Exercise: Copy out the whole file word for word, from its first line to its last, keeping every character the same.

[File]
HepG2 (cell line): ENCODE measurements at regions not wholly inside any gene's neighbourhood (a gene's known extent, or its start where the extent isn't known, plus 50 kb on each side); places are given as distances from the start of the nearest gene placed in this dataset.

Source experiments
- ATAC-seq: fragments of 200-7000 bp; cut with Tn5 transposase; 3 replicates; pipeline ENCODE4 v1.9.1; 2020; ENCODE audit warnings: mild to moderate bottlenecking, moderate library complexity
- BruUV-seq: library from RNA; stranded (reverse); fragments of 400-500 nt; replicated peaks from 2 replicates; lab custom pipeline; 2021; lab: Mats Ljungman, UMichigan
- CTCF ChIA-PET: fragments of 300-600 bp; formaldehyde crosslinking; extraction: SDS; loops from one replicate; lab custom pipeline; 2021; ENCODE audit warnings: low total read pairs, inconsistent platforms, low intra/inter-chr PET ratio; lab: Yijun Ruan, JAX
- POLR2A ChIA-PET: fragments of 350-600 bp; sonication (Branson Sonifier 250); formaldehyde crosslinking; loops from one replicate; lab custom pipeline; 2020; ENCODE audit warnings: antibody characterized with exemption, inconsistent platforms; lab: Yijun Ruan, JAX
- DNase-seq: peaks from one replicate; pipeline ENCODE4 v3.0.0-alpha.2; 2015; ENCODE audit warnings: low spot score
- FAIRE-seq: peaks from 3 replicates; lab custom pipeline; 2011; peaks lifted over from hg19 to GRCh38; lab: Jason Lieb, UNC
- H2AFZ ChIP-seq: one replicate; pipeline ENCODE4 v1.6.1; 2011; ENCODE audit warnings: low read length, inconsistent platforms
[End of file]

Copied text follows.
HepG2 (cell line): ENCODE measurements at regions not wholly inside any gene's neighbourhood (a gene's known extent, or its start where the extent isn't known, plus 50 kb on each side); places are given as distances from the start of the nearest gene placed in this dataset.

Source experiments
- ATAC-seq: fragments of 200-7000 bp; cut with Tn5 transposase; 3 replicates; pipeline ENCODE4 v1.9.1; 2020; ENCODE audit warnings: mild to moderate bottlenecking, moderate library complexity
- BruUV-seq: library from RNA; stranded (reverse); fragments of 400-500 nt; replicated peaks from 2 replicates; lab custom pipeline; 2021; lab: Mats Ljungman, UMichigan
- CTCF ChIA-PET: fragments of 300-600 bp; formaldehyde crosslinking; extraction: SDS; loops from one replicate; lab custom pipeline; 2021; ENCODE audit warnings: low total read pairs, inconsistent platforms, low intra/inter-chr PET ratio; lab: Yijun Ruan, JAX
- POLR2A ChIA-PET: fragments of 350-600 bp; sonication (Branson Sonifier 250); formaldehyde crosslinking; loops from one replicate; lab custom pipeline; 2020; ENCODE audit warnings: antibody characterized with exemption, inconsistent platforms; lab: Yijun Ruan, JAX
- DNase-seq: peaks from one replicate; pipeline ENCODE4 v3.0.0-alpha.2; 2015; ENCODE audit warnings: low spot score
- FAIRE-seq: peaks from 3 replicates; lab custom pipeline; 2011; peaks lifted over from hg19 to GRCh38; lab: Jason Lieb, UNC
- H2AFZ ChIP-seq: one replicate; pipeline ENCODE4 v1.6.1; 2011; ENCODE audit warnings: low read length, inconsistent platforms